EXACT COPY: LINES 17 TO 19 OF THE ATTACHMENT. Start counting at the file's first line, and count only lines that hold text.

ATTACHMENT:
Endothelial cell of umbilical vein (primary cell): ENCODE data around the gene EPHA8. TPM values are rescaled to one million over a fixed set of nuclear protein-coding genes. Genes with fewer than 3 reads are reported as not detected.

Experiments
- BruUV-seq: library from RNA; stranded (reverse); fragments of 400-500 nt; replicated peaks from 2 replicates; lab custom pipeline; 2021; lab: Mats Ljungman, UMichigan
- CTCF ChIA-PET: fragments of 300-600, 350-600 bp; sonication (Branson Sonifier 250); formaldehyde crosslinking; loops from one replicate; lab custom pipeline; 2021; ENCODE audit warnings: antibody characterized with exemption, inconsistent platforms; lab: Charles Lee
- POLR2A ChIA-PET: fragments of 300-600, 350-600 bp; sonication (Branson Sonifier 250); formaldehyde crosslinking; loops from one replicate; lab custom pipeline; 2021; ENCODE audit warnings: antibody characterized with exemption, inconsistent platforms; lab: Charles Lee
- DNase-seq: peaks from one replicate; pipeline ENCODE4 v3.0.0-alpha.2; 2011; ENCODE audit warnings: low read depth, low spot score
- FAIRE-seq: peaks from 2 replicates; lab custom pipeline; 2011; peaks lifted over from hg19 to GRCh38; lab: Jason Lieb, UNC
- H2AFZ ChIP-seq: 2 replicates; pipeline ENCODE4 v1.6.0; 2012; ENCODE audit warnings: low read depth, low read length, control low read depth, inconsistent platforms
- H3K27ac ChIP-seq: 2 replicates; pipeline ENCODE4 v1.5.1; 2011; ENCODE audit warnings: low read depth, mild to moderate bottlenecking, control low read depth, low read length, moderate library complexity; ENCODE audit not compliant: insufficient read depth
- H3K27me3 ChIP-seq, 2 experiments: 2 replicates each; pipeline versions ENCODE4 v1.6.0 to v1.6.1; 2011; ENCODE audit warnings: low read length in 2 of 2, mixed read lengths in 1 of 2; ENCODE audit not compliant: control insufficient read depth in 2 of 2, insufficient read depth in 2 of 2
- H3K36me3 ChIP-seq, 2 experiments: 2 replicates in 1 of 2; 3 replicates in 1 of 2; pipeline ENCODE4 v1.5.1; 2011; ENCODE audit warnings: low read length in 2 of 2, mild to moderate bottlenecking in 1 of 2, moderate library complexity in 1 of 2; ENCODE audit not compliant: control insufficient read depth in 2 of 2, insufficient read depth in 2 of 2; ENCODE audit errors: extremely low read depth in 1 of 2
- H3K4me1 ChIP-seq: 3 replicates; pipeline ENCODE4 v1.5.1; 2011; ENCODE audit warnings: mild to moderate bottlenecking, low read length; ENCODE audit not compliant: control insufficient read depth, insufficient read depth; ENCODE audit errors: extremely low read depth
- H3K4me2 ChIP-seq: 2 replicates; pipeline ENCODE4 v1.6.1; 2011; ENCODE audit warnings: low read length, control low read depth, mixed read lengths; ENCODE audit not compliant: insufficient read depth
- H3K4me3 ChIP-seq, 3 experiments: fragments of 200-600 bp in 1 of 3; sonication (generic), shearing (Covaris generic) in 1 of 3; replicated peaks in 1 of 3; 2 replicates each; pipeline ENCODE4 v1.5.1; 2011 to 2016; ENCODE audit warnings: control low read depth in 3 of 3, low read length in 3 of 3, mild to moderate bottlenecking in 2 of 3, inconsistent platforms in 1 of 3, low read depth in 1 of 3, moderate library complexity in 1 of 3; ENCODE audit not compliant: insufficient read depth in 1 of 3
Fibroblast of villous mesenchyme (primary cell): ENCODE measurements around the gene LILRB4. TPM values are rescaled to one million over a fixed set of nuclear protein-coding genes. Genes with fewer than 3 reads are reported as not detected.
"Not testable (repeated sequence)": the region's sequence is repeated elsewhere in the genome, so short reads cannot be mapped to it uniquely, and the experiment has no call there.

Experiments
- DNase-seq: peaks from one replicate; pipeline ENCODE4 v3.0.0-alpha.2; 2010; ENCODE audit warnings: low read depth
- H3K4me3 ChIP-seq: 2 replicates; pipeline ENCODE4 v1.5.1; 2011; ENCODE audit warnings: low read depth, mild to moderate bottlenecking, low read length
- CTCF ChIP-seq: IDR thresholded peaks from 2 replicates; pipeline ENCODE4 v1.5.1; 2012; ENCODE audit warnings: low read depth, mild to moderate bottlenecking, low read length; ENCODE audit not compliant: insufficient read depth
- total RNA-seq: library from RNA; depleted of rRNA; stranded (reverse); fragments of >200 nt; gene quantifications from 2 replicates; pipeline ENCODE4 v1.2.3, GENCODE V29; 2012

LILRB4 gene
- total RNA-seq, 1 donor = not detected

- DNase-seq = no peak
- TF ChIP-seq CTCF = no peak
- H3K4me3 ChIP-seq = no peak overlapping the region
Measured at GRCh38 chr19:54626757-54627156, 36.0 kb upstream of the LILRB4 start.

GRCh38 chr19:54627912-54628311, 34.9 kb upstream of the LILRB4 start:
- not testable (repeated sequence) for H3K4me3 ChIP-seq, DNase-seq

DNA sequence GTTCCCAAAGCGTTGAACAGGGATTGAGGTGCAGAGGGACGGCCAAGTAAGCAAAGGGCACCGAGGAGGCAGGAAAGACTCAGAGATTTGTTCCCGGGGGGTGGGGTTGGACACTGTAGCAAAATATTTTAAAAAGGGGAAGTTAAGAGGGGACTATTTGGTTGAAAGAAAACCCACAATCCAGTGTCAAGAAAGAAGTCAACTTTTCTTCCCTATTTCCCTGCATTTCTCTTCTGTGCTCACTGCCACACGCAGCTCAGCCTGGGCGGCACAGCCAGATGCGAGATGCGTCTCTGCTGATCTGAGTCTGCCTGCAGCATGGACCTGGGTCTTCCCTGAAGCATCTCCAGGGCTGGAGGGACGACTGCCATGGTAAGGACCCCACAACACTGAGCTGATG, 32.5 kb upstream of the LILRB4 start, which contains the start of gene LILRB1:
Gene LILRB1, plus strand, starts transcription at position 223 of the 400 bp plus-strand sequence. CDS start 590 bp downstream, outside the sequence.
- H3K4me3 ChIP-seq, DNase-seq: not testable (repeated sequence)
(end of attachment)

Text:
Experiments
- DNase-seq: peaks from one replicate; pipeline ENCODE4 v3.0.0-alpha.2; 2010; ENCODE audit warnings: low read depth
- H3K4me3 ChIP-seq: 2 replicates; pipeline ENCODE4 v1.5.1; 2011; ENCODE audit warnings: low read depth, mild to moderate bottlenecking, low read length